Published: Thu, July 12, 2018
Worldwide | By Jermaine Blake

Iranian women are being arrested for dancing on Instagram

Iranian women are being arrested for dancing on Instagram

Crying, the distraught teenager explains that she posted videos of herself dancing on her Instagram account for her followers and was not directed by anyone.

Hojabri's arrest bears similarities with a 2014 incident in which six young Iranians were arrested for producing a video based on the Pharrell Williams song "Happy".

Hojabri had been dancing in a public forum, which is frowned upon in conservative Iranian circles, and doing so without the headscarf prescribed by Iran's clerical rulers. Sounding tearful and shaken at times, she said she did it because "some people liked me". Her forced "confession" was aired on state TV on July 7, 2018. Hojabri's arrest led to an outcry of support from ordinary Iranians and other social media users, who posted videos of themselves dancing online, backing her.

The 18-year-old was arrested after posting videos of herself dancing to music in her room without wearing the obligatory Islamic headscarf. Only one of the girls, 17-year-old gymnast Maedeh Hojabri, has been identified.

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"Iranian television broadcast this video, in which the author Maedeh Hojabri, which, according to media reports, somewhere 18-19 years, calling that violates moral standards, insisting that it is not advised to follow her example", - is spoken in the message. Men and women are banned from dancing in public.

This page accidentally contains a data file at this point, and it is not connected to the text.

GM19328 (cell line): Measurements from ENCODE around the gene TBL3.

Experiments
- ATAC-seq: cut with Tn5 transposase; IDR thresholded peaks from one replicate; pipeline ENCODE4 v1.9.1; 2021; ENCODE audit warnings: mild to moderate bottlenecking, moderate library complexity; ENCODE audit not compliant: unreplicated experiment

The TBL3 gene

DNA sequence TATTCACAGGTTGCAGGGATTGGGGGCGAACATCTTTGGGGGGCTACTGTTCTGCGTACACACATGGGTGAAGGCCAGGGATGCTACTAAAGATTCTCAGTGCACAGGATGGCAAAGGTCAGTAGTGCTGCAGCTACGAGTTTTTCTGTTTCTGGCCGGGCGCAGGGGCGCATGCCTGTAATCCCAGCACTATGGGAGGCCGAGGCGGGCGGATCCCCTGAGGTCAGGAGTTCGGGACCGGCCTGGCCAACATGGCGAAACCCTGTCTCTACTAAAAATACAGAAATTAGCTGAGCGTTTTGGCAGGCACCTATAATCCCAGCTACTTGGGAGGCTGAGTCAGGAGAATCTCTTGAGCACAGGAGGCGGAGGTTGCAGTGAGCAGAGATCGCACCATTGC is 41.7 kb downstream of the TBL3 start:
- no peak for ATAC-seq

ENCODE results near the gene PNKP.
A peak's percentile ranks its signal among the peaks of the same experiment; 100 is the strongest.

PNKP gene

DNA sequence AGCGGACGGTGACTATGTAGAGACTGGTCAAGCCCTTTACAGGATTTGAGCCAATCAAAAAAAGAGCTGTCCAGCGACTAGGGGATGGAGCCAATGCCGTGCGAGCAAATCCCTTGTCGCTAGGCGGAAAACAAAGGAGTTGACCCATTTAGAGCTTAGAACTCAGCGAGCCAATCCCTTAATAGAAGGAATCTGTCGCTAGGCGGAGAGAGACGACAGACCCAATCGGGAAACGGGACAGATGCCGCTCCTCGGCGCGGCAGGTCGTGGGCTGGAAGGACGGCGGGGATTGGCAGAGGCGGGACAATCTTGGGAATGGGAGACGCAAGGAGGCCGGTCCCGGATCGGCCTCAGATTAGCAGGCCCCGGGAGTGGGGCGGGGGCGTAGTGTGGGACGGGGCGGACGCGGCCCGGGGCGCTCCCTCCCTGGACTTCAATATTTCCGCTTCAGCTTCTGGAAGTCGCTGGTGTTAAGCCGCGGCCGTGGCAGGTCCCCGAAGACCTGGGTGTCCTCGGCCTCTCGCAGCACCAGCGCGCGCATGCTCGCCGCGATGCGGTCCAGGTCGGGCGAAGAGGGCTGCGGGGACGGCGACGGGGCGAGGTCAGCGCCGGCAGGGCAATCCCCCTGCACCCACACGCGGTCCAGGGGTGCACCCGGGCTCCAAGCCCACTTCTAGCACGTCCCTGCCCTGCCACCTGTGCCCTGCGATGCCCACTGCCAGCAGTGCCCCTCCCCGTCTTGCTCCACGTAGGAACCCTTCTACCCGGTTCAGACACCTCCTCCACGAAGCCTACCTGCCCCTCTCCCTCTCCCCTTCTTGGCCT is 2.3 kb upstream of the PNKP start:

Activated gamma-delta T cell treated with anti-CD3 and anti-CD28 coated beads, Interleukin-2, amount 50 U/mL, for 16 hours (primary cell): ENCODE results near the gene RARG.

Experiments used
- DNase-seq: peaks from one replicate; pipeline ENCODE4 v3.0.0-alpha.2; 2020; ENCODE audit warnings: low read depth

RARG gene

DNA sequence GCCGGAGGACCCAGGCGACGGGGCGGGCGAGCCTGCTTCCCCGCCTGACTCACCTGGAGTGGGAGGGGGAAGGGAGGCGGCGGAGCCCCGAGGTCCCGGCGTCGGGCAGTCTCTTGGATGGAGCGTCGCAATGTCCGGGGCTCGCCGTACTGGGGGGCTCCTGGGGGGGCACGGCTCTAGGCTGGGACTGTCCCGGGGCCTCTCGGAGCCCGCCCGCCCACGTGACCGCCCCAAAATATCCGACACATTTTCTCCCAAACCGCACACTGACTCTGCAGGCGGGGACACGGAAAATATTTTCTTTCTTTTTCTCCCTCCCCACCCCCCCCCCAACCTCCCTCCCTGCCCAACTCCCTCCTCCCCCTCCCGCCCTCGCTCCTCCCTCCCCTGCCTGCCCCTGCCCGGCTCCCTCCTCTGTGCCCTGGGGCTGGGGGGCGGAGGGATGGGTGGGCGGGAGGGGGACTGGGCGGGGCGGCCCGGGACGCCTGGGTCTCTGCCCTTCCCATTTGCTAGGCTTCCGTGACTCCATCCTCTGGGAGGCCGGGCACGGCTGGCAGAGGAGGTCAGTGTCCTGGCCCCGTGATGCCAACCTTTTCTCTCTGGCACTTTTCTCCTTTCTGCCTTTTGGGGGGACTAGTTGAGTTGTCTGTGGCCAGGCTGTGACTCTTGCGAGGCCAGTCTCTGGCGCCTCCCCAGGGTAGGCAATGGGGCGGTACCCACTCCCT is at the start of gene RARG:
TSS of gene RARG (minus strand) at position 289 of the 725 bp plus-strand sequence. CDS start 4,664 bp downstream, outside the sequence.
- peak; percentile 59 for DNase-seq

"It wasn't incitement, I didn't want to encourage anyone, I didn't have an objective", she said. Other social media sites like Facebook and Twitter are heavily restricted, whereas Instagram is less so. The Times reports authorities have said they may soon ban Instagram, and announced that 51,000 Instagram pages are under surveillance for vulgar and inappropriate videos.

"I'm dancing so that they [the authorities] see and know that they can not take away our happiness and hope by arresting teenagers and (girls like) Maedeh", said one supporter in a tweet translated by BBC. Their identities are still unknown and all of them were reportedly released on bail.

It wasn't clear how many women had taken part in the protest, but reports in global media said dozens were risking arrest by uploading their own videos online. Meanwhile in Iran, the cyber-police are continuing to take action against accounts similar to Hojabri's, censoring any unwanted content. Just last month, a series of protests broke out in Tehran's Grand Bazaar over the collapse of the country's currency in recent months. Earlier in January this year, Iran's Supreme Leader Ayatollah Ali Khamenei met with "cyberspace experts" to discuss challenges that the internet poses to the country's leadership.

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